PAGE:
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Edwards Campaigns Before the Big Day
By Taylor Warden, 10
Scholastic Student Reporter

Democratic presidential candidate John Edwards is asked a question by Taylor Warden. (© Adam Nadel / Polaris)
Saturday, January 17—Senator John Edwards had a large turnout—equal in press and supporters—for his first campaign stop of the day today in Des Moines, Iowa. About 300 people crammed into his small campaign headquarters in downtown Des Moines to hear Edwards rally his troops.

"You've already knocked on 100,000 doors in Iowa and we're going to knock on 50,000 more before Monday night, aren't we?" Edwards shouted from where he was standing, on a box of Edwards for President posters in the center of the room.

Edwards has come from fourth place in popularity polls to battle with the top three contenders: Senator John Kerry, former Governor Howard Dean, and Congressman Dick Gephardt. His commercials and speeches have focused on the positive, while the other three have aired negative ads. They've also criticized each other. Edwards says his positive message is the reason for his rise in the polls.

"There is so much energy and excitement and momentum behind this campaign right now, and it's all for a very simple reason," he said. "This campaign is not based on the politics of cynicism; it is based on the politics of what's possible. This country is hungry for that."

With only two days to go before the caucuses on Monday, January 19, Edwards volunteers filed into the headquarters for work assignments as Edwards made his way out to the waiting media. Before climbing aboard his bus for a three-hour drive to the next campaign stop, he took questions from the media, including Scholastic News Online.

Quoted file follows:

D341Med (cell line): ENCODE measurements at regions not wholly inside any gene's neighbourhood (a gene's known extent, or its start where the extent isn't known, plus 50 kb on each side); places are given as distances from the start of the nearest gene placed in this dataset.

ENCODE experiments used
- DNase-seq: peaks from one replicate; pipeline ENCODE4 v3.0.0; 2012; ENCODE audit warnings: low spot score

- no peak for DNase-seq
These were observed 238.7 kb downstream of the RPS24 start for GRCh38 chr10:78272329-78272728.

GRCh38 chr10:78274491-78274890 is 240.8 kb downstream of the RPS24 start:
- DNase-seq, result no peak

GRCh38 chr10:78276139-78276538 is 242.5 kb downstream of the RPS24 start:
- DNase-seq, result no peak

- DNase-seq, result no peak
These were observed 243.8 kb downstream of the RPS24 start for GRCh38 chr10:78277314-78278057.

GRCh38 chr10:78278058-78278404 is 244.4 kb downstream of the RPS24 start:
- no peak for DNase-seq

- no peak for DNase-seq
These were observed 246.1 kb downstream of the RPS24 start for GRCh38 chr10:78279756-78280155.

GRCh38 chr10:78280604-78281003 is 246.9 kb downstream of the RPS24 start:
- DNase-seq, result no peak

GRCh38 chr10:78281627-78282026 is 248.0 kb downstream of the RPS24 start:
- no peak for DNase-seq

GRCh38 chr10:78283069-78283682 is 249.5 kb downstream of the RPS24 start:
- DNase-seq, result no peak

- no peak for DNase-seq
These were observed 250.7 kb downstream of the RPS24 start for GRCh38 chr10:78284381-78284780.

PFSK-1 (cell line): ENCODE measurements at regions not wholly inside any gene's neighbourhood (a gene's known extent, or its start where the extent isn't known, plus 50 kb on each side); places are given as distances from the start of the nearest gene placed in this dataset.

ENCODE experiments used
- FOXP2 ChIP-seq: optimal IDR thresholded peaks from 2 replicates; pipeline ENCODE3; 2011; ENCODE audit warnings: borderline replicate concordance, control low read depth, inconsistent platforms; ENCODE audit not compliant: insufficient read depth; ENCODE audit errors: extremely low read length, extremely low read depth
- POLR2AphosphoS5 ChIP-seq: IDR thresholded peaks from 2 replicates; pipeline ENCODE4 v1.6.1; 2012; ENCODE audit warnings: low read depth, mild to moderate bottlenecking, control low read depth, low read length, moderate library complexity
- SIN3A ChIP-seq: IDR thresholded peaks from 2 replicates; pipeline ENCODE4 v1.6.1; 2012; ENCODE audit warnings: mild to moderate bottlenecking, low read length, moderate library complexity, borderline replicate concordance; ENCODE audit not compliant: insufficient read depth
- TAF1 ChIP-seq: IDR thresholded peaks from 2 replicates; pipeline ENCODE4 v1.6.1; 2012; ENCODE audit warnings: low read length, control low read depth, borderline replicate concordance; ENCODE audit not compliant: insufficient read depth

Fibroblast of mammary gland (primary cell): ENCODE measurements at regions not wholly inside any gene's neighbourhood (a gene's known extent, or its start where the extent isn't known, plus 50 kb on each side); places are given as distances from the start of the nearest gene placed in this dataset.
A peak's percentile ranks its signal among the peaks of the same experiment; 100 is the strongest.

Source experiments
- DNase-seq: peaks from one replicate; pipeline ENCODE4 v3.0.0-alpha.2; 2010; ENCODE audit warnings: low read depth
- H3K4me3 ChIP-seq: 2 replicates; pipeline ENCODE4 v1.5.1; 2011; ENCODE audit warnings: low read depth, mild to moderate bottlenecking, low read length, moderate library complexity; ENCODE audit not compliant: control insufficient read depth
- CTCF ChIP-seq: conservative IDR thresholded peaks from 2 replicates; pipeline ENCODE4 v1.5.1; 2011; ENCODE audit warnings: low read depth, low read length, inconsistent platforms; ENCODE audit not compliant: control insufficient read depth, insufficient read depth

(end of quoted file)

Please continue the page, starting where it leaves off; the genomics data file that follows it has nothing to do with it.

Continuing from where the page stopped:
He told us what inspired him to run for President.

"It was the belief that we could change the country and do good," he said. "I've never had so much fun in my life. I am excited and energized."

He said the American operation in Iraq should involve other nations.

"We should bring the United Nations to take control of the civilian authority," he said.

Creating jobs in areas hard hit by the economy is a top priority for him, he said. "In the places where job loss has been high, we want to create a venture capital fund to provide seed money to new businesses that are starting."

Inside the headquarters, volunteers split into groups for training sessions. Many were learning how to canvass voters by going door to door in neighborhoods throughout the area. Volunteers canvass by identifying Democratic voters and asking them if they support their candidate. Those who say yes are then asked to attend the caucus meetings on Monday night. Monday, the volunteers will return to those people to make sure they have a ride to caucus locations.

Devon Nelson said the volunteers for Edwards were excited and ready to get to work, and that his pep talk really helped.

"I thought it [his speech] was fantastic," she told Scholastic News Online. "We needed him to get all our volunteers and canvassers excited. I think everybody's ready to go and tell them about John Edwards and tell them they should caucus for him on the 19th."